In the past week writ large across the world, we have seen how millions of people have protested extradition laws in Hong Kong. This would allow Hong Kong authorities to extradite Hong Kong residents to China for crimes they have committed instead of being tried in Hong Kong.
Why the uproar? Because China has an absolutely atrocious human rights record of torturing and murdering hundreds of thousands to millions of people, sending them to forced labour camps and also harvesting prisoners’ organs for a black market trade in organ transplants. On a more visible scale they oppress all forms of religious worship in China. The western media do cover these stories intermittently. The PRC recently black-listed Wikipedia from their version of the sanitised internet and they are ever-vigilant of their citizens on state-controlled WeChat.
Human Harvest: a documentary about organ harvesting in China
As often happens, ripples of the protests in Hong Kong reverberated across the Pacific. The pageantry of international politics between New Zealand and China was played out in miniature in Aotearoa.
In 2010, the New Zealand government’s (then) Minister for Justice Amy Adams gave the green light several times to extraditing a New Zealander/Chinese man (Kyung Yup Kim accused of murder in Shanghai in 2009) back to China.
The Court of Appeal in New Zealand then quashed the request from the National government three times. It ruled that the Minister for Justice Amy Adams had too readily and easily accepted the PRC’s request to extradite the accused man.
The Minister of Justice is asked to return Mr Kim to a country that has a criminal justice system very different to our own, that has not committed to relevant international instruments in the way or to the extent that New Zealand has – a country in which, it is reliably reported, torture remains widespread … New Zealand has obligations under international law to refuse to return a person to a jurisdiction in which they will be substantial risk of torture, or they will not receive a fair trial. Otago Daily Times.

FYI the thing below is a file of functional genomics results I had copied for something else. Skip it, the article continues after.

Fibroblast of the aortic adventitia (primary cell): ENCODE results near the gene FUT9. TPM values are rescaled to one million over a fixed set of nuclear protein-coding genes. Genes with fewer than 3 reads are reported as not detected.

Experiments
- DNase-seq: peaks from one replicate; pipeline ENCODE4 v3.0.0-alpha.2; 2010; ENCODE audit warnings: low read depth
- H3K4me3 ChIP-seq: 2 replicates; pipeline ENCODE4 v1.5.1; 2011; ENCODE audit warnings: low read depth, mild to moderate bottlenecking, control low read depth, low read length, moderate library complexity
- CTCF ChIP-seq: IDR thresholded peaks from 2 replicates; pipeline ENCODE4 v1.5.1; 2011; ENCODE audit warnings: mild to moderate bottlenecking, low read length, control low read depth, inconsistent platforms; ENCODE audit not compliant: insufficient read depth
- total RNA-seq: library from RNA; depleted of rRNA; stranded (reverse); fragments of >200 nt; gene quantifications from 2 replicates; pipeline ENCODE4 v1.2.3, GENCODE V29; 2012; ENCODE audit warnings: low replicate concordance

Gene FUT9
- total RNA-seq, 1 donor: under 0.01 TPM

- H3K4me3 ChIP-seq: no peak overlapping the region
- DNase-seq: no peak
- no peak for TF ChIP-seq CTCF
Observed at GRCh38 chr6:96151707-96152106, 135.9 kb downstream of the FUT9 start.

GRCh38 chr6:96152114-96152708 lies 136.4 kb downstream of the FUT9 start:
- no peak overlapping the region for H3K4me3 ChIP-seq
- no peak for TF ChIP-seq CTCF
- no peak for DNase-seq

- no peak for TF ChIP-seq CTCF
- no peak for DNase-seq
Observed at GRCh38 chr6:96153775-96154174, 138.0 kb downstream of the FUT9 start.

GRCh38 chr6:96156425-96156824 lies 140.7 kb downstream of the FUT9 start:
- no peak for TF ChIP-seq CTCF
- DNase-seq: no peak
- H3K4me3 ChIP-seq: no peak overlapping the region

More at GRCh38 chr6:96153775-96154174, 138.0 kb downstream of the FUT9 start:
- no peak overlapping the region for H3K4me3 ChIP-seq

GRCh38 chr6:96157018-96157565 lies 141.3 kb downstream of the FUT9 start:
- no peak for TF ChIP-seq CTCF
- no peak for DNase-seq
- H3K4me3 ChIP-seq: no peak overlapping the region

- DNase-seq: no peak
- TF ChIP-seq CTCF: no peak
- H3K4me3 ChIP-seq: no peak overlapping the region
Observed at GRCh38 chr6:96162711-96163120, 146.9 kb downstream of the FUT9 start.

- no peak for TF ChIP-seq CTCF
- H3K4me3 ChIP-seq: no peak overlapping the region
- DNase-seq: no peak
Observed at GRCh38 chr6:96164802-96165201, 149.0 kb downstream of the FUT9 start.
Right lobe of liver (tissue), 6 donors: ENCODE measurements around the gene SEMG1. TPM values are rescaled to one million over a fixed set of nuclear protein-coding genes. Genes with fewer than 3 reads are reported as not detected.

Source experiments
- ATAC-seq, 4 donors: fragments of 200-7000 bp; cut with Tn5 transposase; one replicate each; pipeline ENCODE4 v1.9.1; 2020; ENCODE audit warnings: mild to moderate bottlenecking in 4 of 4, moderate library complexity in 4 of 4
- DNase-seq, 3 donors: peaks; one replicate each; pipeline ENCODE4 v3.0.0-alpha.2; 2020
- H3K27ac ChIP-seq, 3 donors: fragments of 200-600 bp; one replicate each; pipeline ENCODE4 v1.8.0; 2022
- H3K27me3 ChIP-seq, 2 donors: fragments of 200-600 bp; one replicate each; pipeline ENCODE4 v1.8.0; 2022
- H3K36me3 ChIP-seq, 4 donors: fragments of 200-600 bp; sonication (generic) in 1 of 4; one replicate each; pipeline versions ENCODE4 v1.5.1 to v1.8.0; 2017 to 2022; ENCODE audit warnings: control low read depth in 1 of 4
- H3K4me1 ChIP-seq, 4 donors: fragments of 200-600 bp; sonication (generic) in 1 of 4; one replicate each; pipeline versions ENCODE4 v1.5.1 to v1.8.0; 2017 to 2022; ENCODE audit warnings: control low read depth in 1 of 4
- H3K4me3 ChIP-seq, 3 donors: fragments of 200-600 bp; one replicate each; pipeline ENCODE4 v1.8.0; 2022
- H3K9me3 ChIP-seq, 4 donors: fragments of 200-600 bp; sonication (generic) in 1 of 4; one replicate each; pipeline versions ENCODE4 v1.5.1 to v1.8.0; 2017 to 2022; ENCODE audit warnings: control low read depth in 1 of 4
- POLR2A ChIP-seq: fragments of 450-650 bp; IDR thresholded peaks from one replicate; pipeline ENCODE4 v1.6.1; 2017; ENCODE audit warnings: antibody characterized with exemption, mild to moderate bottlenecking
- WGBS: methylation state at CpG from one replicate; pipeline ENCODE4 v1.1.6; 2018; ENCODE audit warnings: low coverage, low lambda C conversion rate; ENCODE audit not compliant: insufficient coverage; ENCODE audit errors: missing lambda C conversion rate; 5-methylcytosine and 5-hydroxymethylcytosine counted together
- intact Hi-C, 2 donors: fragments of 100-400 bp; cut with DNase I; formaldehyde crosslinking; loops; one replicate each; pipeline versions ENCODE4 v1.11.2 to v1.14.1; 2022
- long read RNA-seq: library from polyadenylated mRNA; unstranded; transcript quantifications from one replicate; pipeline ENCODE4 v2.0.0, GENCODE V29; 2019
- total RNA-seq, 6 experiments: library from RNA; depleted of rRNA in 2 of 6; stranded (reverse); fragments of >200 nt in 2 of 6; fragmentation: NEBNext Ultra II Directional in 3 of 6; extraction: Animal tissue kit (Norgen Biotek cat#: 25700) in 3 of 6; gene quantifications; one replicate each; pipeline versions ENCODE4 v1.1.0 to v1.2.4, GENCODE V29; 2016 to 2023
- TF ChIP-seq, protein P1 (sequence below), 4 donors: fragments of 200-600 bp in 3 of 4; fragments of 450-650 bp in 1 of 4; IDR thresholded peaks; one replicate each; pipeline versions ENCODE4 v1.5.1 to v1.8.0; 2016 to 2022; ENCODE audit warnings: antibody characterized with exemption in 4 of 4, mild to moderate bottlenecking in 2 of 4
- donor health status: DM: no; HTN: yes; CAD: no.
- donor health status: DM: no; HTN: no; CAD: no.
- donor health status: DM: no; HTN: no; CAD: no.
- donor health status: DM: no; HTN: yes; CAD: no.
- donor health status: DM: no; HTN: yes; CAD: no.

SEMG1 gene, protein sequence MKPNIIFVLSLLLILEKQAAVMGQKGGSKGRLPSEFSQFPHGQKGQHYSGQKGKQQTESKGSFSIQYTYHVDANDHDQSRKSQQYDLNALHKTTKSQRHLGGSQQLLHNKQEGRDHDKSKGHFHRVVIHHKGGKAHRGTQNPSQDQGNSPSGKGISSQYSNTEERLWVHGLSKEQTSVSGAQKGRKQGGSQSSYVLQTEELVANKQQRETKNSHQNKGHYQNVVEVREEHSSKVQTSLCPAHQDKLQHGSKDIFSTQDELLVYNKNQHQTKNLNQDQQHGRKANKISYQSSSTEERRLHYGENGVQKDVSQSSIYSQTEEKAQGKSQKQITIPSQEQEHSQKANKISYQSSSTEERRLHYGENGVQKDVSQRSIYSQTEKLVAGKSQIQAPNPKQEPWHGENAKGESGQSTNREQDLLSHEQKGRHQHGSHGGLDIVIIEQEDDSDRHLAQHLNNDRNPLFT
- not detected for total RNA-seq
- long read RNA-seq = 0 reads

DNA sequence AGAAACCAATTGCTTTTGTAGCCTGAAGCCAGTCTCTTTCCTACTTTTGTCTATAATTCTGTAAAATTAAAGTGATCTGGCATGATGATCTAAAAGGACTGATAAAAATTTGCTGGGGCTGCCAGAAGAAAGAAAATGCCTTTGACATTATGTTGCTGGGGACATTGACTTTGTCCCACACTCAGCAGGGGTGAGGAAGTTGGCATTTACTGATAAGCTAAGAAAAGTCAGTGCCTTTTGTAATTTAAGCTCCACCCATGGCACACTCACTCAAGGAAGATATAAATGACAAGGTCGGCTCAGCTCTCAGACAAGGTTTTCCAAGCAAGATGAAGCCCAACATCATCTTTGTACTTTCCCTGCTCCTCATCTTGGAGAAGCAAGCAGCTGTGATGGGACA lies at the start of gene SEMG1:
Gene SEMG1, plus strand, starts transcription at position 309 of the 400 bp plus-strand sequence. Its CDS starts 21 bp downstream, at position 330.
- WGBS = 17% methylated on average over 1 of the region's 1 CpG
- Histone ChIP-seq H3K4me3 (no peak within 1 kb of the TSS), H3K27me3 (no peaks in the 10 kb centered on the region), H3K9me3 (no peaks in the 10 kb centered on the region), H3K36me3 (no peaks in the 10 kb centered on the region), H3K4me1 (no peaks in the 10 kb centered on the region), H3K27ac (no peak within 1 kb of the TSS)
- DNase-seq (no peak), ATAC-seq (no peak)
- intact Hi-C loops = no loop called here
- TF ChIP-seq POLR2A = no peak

Again this is a win for New Zealand regarding this one case, but how long can New Zealand hold out with its legal system, when its cultural and economic prosperity is so intricately linked with China?
Why then is all of this overt power play not gaining any media traction in New Zealand? The two major commercial news sources in New Zealand – Stuff and New Zealand Herald are too preoccupied with stories about fluffy vacuous nonsense about Megan Markle’s body language and reality TV shows. Critical stories about issues that will affect every New Zealander and this country’s future get buried among absolute trash.
Is there a reason for this white-washing of real issues in the New Zealand media? A darker perspective would posit that the media are attempting to keep people ignorant and placid in the face of international tensions and a looming war that could be ignited at any moment between any of the international players of Iran, US, China, Russia and how this would play out for the average person living in New Zealand.
A kinder perspective of the New Zealand media would involve trotting out a few mediocre retorts: ‘We are simply giving the audience what they want’ or ‘It’s the only way to maintain profitability for our struggling media outlet in the age of the internet’. Yawn. A complete cop-out!
The New Zealand’s media are (as they have always been) reflecting a back to us a lotus eater’s paradise, devoid of any real substance and depth. A place where we can all slip off into a narcotic-induced sleep of blissful ignorance about what is going on with our neighbours and also the changing political and cultural landscape within New Zealand.
According to the New Zealand Government’s Ministry of Foreign Affairs (MFAT). The government have a China Capable Public Sector program:
The China Capable Public Sector (CCPS) programme is a whole-of-government initiative to develop a China savvy public sector with China awareness, knowledge, experience, and leadership both internationally and domestically to engage effectively with China. This exciting initiative is led by MFAT in strong partnership with agency leaders across the public sector. MFAT
From this we can extrapolate who pulls the strings both at home and abroad.
Given China’s clearly non-democratic justice and legal system, opaque treatment of prisoners and complete lack of an independent media, their online white-washing of the Tiananmen Square massacre –this level of influence isn’t something New Zealand should boast about.